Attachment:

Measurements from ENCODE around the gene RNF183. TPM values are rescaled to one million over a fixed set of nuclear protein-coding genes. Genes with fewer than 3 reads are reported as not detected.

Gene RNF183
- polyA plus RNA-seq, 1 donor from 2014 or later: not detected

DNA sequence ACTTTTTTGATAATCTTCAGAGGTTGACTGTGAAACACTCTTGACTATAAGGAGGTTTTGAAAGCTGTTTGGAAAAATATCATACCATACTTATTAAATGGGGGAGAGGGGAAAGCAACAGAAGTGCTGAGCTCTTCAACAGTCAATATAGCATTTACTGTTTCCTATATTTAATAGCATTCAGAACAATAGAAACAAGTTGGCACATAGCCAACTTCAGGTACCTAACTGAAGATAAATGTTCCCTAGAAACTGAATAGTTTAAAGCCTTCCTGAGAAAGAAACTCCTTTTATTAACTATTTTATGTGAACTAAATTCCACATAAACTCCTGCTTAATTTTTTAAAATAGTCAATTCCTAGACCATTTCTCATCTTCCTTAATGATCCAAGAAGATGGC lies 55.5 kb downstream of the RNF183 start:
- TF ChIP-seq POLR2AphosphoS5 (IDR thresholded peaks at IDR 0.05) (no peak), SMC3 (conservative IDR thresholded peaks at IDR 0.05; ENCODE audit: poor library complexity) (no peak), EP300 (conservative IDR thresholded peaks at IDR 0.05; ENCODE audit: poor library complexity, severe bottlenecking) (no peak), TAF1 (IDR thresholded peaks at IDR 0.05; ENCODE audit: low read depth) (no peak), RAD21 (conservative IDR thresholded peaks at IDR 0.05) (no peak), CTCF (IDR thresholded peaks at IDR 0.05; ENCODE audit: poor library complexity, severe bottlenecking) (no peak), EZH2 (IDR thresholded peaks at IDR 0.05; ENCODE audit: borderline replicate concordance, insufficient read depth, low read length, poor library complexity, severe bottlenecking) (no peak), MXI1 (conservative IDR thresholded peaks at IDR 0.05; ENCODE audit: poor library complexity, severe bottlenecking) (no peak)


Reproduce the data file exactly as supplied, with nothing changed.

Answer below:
Measurements from ENCODE around the gene RNF183. TPM values are rescaled to one million over a fixed set of nuclear protein-coding genes. Genes with fewer than 3 reads are reported as not detected.

Gene RNF183
- polyA plus RNA-seq, 1 donor from 2014 or later: not detected

DNA sequence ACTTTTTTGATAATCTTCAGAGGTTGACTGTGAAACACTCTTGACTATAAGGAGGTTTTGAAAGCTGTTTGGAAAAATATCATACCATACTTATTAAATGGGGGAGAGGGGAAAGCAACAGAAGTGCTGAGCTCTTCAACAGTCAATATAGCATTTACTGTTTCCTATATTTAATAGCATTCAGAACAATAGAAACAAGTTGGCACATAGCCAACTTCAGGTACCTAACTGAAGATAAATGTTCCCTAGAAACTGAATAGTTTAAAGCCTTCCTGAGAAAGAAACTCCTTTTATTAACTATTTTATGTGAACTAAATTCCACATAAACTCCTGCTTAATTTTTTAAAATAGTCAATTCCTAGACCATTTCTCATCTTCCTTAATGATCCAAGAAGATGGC lies 55.5 kb downstream of the RNF183 start:
- TF ChIP-seq POLR2AphosphoS5 (IDR thresholded peaks at IDR 0.05) (no peak), SMC3 (conservative IDR thresholded peaks at IDR 0.05; ENCODE audit: poor library complexity) (no peak), EP300 (conservative IDR thresholded peaks at IDR 0.05; ENCODE audit: poor library complexity, severe bottlenecking) (no peak), TAF1 (IDR thresholded peaks at IDR 0.05; ENCODE audit: low read depth) (no peak), RAD21 (conservative IDR thresholded peaks at IDR 0.05) (no peak), CTCF (IDR thresholded peaks at IDR 0.05; ENCODE audit: poor library complexity, severe bottlenecking) (no peak), EZH2 (IDR thresholded peaks at IDR 0.05; ENCODE audit: borderline replicate concordance, insufficient read depth, low read length, poor library complexity, severe bottlenecking) (no peak), MXI1 (conservative IDR thresholded peaks at IDR 0.05; ENCODE audit: poor library complexity, severe bottlenecking) (no peak)